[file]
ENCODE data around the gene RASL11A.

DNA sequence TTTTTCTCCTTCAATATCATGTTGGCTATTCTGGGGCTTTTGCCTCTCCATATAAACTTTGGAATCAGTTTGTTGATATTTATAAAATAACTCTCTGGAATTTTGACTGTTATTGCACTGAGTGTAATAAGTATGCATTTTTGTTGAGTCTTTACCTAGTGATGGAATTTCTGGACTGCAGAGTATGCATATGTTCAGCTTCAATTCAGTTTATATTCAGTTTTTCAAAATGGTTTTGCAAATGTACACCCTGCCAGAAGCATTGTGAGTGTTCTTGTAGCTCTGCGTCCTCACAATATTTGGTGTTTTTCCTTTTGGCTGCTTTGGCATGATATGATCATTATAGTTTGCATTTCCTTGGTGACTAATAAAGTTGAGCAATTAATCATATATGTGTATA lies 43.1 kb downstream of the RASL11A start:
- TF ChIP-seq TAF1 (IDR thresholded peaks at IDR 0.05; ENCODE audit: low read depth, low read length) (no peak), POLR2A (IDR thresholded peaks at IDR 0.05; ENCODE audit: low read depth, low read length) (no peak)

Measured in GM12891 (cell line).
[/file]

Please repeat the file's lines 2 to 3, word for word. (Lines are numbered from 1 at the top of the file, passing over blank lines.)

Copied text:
DNA sequence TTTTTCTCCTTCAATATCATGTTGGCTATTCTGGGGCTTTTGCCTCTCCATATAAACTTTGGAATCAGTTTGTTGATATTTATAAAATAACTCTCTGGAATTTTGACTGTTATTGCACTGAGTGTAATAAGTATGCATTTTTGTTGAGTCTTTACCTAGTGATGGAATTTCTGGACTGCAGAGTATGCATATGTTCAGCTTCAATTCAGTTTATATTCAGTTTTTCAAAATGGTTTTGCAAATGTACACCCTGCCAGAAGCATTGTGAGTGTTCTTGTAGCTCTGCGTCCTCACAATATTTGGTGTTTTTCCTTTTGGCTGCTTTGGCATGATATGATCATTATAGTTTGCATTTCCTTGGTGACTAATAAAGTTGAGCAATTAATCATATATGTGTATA lies 43.1 kb downstream of the RASL11A start:
- TF ChIP-seq TAF1 (IDR thresholded peaks at IDR 0.05; ENCODE audit: low read depth, low read length) (no peak), POLR2A (IDR thresholded peaks at IDR 0.05; ENCODE audit: low read depth, low read length) (no peak)